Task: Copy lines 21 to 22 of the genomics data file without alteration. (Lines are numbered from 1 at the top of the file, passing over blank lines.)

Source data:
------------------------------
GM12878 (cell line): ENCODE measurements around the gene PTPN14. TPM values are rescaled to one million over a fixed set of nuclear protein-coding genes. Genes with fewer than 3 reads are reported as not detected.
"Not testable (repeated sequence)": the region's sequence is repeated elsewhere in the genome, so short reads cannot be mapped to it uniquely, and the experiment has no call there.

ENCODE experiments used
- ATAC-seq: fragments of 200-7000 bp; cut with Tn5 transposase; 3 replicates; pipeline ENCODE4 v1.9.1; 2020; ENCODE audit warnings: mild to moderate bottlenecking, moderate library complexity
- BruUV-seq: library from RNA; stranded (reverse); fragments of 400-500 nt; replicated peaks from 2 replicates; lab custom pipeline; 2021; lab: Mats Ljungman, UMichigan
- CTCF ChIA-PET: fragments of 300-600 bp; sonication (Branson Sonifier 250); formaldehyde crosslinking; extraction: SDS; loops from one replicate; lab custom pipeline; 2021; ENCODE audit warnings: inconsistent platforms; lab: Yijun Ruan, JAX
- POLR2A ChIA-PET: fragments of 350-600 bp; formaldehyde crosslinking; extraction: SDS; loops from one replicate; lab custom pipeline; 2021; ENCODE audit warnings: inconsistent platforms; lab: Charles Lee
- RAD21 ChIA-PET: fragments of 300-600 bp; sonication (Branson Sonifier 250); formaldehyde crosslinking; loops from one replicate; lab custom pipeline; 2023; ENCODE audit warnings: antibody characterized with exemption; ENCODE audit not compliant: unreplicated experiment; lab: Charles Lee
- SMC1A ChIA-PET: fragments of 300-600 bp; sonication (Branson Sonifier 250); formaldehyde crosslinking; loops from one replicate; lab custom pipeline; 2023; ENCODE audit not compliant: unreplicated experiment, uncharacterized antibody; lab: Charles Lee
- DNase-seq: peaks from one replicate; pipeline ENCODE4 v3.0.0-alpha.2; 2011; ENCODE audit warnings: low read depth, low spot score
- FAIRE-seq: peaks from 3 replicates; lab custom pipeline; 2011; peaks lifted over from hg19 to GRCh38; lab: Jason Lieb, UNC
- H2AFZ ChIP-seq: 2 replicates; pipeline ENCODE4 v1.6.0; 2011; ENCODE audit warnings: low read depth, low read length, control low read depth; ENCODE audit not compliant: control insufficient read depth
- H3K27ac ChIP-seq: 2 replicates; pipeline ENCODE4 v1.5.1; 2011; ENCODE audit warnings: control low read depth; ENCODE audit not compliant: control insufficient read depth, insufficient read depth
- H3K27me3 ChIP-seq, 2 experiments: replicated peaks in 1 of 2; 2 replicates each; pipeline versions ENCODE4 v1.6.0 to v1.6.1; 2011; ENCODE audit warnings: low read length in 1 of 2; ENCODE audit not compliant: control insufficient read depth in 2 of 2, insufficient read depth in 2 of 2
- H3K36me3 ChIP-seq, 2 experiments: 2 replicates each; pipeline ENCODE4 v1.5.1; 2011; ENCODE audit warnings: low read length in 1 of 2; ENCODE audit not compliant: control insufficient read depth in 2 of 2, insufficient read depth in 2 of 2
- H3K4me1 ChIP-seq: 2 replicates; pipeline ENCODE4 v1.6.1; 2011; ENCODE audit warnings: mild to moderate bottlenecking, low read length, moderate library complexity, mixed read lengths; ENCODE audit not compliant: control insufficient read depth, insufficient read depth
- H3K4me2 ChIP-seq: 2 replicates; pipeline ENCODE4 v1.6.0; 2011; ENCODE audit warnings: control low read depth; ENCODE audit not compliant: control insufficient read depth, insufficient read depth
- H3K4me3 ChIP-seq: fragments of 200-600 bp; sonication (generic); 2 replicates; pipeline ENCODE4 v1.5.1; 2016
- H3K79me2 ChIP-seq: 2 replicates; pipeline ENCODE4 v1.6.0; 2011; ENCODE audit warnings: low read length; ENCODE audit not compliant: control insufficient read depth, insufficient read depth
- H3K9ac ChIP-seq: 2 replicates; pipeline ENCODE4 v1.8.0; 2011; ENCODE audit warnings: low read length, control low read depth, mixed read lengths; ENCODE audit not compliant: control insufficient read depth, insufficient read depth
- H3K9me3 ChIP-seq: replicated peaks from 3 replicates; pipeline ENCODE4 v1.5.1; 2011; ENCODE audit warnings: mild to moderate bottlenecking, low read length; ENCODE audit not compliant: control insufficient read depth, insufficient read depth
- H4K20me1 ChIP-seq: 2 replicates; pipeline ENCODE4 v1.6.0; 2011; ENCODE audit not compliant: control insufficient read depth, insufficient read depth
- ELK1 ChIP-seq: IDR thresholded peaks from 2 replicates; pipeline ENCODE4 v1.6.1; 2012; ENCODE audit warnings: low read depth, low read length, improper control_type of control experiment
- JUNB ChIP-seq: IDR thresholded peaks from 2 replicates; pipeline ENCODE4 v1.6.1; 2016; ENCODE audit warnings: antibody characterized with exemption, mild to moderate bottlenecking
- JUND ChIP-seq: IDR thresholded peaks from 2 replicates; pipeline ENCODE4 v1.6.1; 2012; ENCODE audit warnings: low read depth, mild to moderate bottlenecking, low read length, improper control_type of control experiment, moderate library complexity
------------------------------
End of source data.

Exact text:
- H3K9me3 ChIP-seq: replicated peaks from 3 replicates; pipeline ENCODE4 v1.5.1; 2011; ENCODE audit warnings: mild to moderate bottlenecking, low read length; ENCODE audit not compliant: control insufficient read depth, insufficient read depth
- H4K20me1 ChIP-seq: 2 replicates; pipeline ENCODE4 v1.6.0; 2011; ENCODE audit not compliant: control insufficient read depth, insufficient read depth